Colorado Department of Education
Gov. Polis’ full-day kindergarten program could bust its budget by $40 million in first year, state survey predictsBy Christopher Osher Education Primary category in which blog post is published
Colorado’s kindergarten landscape will even out, with benefits flowing to state’s wealthiest, poorest familiesBy Christopher Osher Education Primary category in which blog post is published
One school social worker quelled a girl’s suicidal thoughts. Colorado hopes a lot more of them can provide a lasting solution.By Christopher Osher Education Primary category in which blog post is published
No Colorado school districts meet federal safety standards for behavioral health staffing, investigation shows
A Colorado Sun investigation finds that despite clear connections between mental health and school shootings, far more funding goes to physical security measures
5,800 Colorado kids in second grade or younger were suspended last year. State lawmakers want to reduce that.
A coalition has worked for 3 years to modify a Colorado law they say disproportionately affects minority and disabled students. It took a deal with rural educators to move forward.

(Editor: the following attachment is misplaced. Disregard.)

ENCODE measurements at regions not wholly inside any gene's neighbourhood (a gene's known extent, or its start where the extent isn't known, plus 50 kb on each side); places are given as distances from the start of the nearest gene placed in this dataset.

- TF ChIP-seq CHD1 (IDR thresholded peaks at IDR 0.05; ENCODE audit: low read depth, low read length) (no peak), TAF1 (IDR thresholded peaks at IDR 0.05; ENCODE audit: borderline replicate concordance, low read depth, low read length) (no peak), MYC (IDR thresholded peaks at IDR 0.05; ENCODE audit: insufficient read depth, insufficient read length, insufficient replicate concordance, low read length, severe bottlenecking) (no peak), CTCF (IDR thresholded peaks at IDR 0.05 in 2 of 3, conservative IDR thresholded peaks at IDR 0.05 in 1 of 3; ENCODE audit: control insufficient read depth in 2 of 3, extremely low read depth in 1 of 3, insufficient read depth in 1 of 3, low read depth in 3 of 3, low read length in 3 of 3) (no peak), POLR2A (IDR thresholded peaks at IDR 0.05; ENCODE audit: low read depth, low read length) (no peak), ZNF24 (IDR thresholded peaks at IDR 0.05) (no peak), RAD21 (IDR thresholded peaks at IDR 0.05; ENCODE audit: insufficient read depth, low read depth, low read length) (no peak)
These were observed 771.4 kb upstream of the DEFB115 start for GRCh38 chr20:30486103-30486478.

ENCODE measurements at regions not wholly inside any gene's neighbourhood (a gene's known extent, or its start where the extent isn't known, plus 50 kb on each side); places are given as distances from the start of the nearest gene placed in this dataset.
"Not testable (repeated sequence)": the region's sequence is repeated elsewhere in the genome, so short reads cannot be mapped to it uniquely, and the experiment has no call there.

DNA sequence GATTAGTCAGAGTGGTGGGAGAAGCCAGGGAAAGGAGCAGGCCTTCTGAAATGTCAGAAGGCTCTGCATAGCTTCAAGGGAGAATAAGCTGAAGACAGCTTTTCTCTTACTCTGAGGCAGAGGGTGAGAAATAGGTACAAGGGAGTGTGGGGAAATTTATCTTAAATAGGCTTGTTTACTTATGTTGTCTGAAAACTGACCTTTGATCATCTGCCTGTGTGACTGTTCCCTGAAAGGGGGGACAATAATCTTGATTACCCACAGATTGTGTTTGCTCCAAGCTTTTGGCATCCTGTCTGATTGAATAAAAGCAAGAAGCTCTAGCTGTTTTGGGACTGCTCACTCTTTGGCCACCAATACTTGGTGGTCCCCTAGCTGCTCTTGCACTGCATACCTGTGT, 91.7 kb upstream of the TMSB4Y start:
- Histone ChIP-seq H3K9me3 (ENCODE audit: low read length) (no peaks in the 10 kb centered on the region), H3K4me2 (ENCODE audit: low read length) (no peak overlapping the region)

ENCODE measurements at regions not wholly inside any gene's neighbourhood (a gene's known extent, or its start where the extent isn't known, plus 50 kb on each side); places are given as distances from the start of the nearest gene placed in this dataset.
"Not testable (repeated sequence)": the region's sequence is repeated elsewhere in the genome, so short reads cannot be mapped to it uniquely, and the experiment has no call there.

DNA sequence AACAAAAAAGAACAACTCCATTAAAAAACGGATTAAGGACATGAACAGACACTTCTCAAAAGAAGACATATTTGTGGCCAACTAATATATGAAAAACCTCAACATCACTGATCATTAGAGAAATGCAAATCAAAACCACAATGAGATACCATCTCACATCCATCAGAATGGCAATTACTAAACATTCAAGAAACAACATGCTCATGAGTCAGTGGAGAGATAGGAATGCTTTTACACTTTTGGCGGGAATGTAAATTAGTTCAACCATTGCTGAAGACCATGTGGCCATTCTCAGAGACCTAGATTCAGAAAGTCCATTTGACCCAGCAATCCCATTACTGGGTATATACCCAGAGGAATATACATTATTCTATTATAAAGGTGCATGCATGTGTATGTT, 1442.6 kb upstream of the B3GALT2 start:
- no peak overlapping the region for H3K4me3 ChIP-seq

High turnover, pay below cost-of-living has rural districts hiring from restaurants, coaxing retirees back into the classroom and scouting overseas to fill positions
Computer science isn’t required in Colorado schools. But enough people think it should be that the state is training teachers for free.
Teaching Colorado kids computer science in elementary school sets them up to be critical thinkers and prepares them for a computer-forward economy
Colorado education officials failed state by botching $231 million reading-improvement program, whistleblower lawsuit claimed
Signed into law in 2012, the program was supposed to ensure that all Colorado students would be able to read at their grade level by third grade. But state officials say they remain far behind that goal, even as the annual cost of the READ Act has risen to $42.5 million.
Colorado spent $231 million to help young children catch up on reading. But rates of kids with significant deficiencies only worsened.
The READ Act program still has not produced any significant improvement in the reading skills of the students it targeted
Less than 2 percent of state funds set aside for foster children’s transportation have been spent